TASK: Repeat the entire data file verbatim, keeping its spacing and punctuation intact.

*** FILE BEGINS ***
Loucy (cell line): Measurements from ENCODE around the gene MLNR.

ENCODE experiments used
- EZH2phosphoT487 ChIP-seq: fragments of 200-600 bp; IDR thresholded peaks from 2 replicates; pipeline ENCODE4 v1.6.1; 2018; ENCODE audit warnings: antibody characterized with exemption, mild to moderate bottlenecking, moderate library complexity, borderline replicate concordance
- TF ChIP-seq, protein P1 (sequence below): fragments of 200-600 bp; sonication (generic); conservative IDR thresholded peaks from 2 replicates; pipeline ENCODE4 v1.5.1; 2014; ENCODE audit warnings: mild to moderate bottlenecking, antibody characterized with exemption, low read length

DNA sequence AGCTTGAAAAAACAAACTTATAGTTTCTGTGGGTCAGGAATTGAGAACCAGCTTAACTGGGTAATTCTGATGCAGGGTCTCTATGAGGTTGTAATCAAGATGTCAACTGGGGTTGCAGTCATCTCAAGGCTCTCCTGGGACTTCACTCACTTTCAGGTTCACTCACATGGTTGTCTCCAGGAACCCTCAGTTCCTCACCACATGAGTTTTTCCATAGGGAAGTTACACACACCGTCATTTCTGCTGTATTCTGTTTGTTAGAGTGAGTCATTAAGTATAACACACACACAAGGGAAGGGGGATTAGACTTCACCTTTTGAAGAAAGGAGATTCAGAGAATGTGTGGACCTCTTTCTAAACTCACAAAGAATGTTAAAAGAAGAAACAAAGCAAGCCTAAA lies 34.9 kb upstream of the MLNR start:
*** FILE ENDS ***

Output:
Loucy (cell line): Measurements from ENCODE around the gene MLNR.

ENCODE experiments used
- EZH2phosphoT487 ChIP-seq: fragments of 200-600 bp; IDR thresholded peaks from 2 replicates; pipeline ENCODE4 v1.6.1; 2018; ENCODE audit warnings: antibody characterized with exemption, mild to moderate bottlenecking, moderate library complexity, borderline replicate concordance
- TF ChIP-seq, protein P1 (sequence below): fragments of 200-600 bp; sonication (generic); conservative IDR thresholded peaks from 2 replicates; pipeline ENCODE4 v1.5.1; 2014; ENCODE audit warnings: mild to moderate bottlenecking, antibody characterized with exemption, low read length

DNA sequence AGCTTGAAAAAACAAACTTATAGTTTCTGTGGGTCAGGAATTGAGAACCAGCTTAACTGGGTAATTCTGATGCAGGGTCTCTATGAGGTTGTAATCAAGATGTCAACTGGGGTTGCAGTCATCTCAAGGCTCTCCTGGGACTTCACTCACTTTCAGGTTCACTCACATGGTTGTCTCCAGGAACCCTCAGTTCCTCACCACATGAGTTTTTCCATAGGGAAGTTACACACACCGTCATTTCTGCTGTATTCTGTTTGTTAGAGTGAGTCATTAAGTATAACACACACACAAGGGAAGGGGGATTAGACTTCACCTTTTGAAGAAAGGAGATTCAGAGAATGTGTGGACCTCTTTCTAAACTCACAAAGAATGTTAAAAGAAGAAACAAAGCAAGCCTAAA lies 34.9 kb upstream of the MLNR start: